In 2014, the Egyptian government adjusted the way it keeps staple foods—like bread—affordable. Instead of subsidizing flour for bakeries that make baladi (rustic) bread, with the introduction of a smart card system it has shifted to subsidizing the actual loaves being sold. Previously, subsidized flour and bread were being bought cheap and sold high. The new approach limits to five the number of loaves a person can buy each day, making it harder to game the system, as well as making sure that affordably priced bread reaches the most vulnerable members of Egyptian society.
Effective targeting is important because—owing to political and economic turmoil—more people in Egypt are short of money for food now than they were about a decade ago. Extreme poverty has increased to about 26% in FY 2012/2013 from almost 17% in the Fiscal Year (FY) 1999/2000. And close to half Egyptians (49%) are classified as ‘poor’ or ‘vulnerable’ because they don’t have money for other basic human needs, like health and education.
Baladi bread wasn’t the only food affected by the policy reforms. Previously, most Egyptians were eligible for a monthly basket of low-cost foods, such as cooking oil, sugar, rice and macaroni. The new system gives the majority of Egyptians a small monthly allowance on a smart card. Any credit left over from baladi bread can be converted into points, providing incentives to buy other foods as well.
Low-income households also need access to finance. The International Finance Corporation, the private sector arm of the World Bank Group, works with local business associations in Egypt on microfinance, providing technical assistance to help them build resilience and institutional capacity, and diversify their product portfolios.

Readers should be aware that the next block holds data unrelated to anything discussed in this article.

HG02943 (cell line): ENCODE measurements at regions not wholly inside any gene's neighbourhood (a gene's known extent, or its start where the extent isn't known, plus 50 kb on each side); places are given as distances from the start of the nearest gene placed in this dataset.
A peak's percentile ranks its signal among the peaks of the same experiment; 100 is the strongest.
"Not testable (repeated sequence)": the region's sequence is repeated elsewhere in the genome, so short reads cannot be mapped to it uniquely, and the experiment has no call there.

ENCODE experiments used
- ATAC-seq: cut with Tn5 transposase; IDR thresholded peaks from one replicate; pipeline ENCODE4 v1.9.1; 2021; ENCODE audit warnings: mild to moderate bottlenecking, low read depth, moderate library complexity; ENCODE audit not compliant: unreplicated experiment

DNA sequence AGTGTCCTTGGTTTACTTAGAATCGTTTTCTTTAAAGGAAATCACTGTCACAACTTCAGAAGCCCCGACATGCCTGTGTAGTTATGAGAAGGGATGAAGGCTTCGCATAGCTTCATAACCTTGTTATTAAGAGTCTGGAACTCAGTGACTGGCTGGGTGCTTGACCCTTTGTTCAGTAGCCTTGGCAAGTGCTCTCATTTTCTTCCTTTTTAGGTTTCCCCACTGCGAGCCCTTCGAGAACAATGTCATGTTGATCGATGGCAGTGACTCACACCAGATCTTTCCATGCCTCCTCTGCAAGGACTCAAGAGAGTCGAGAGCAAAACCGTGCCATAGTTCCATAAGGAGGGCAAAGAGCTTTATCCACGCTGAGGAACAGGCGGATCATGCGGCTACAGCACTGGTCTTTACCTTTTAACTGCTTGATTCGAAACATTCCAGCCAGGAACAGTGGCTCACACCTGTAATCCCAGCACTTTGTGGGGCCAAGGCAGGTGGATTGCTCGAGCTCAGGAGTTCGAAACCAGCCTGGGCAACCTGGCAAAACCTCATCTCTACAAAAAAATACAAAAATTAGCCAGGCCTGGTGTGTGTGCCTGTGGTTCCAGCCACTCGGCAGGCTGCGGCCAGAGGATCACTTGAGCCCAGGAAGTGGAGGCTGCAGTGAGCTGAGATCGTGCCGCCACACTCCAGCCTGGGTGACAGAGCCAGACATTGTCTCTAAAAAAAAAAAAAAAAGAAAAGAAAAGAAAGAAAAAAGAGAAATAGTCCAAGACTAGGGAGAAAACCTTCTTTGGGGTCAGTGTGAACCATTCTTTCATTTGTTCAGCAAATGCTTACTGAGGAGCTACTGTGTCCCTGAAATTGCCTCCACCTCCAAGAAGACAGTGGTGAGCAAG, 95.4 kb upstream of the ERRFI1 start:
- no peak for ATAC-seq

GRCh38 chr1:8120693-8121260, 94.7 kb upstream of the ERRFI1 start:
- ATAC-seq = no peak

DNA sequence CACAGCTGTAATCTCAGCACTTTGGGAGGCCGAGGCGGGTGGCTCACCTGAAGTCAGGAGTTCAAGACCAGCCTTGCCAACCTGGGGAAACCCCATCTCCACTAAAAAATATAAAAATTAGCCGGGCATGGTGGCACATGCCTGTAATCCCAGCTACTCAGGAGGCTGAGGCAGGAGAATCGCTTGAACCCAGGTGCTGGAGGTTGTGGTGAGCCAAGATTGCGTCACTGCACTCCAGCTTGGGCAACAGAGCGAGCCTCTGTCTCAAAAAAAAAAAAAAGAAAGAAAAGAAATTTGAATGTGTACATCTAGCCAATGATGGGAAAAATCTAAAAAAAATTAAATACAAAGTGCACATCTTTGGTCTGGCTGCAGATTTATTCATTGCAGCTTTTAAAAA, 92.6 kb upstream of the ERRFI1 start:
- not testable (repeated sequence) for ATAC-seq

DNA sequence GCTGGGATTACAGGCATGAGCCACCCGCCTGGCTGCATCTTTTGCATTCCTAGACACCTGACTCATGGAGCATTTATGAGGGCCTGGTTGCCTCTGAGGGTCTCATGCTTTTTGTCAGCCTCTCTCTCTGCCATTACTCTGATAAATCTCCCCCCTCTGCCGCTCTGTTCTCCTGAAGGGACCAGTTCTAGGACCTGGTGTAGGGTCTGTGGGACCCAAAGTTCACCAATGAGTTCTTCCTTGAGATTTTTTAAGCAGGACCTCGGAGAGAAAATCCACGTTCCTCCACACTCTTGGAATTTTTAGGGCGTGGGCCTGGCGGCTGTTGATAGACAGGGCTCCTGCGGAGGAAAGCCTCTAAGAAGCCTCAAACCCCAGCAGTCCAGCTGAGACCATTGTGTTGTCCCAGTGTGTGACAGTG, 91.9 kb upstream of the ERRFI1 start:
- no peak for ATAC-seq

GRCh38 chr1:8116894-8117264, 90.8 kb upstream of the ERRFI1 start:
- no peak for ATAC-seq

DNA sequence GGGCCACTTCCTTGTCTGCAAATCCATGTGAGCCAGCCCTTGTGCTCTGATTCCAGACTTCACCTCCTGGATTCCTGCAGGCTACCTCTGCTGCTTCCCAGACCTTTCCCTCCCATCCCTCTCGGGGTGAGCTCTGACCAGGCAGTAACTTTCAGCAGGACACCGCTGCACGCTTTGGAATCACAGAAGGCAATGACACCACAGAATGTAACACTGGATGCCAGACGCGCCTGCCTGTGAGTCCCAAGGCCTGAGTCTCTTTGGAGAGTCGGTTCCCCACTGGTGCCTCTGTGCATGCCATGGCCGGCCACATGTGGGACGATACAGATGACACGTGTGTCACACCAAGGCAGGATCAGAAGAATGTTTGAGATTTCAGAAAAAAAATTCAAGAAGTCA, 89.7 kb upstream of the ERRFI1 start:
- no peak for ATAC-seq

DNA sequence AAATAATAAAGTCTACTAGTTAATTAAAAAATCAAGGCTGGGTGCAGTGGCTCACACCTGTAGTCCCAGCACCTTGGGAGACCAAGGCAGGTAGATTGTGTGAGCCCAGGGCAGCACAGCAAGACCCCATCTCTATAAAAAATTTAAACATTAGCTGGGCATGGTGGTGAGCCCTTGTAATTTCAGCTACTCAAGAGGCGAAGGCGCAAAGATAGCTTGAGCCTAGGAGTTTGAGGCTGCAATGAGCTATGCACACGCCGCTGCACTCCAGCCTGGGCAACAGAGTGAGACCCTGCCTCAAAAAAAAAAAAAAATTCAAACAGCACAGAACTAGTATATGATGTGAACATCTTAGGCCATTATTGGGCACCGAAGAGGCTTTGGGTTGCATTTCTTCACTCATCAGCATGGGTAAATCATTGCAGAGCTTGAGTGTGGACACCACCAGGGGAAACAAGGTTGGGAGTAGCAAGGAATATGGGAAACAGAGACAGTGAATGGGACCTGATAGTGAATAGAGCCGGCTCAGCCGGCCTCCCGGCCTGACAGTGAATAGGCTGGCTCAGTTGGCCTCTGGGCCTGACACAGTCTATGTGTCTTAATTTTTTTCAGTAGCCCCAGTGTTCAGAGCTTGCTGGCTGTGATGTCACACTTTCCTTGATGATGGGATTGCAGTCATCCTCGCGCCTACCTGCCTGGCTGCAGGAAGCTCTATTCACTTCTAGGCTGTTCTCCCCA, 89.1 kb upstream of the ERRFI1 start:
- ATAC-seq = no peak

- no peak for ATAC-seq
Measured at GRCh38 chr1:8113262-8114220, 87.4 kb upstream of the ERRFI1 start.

Egypt’s social protection system—broadly defined—commands a large share of the state’s annual budget, but historically, its impact on poverty and developing human capital has been limited. The July 2014 reforms include the gradual liberalization of energy prices over a period of 5–10 years. The government has already allowed the cost of fuel and electricity to increase, allocating about half the EGP 51 billion or US$6.7 million it’s saved to sectors that include social protection programs, especially the reform and expansion of social safety nets.
But in 2013/14, more than 7% of Egypt's GDP still went toward financing energy subsidies, two-thirds (68%) of which benefited the two richest tiers of Egyptian society most. In real terms, this amounted to more than what the government spent on health, education, and public investment combined.
The government is taking other steps, though, to do a better job of getting state support directly to the poorest of the poor. Aside from rationalizing existing policies, in 2012, Egypt set up a Labor Intensive Works Program that is part of the Social Protection Fund, which is supported by the World Bank and the European Union (EU). Focusing on regions, such as Upper Egypt, which lag behind in development, it provides temporary jobs for job seekers, especially unskilled and young workers.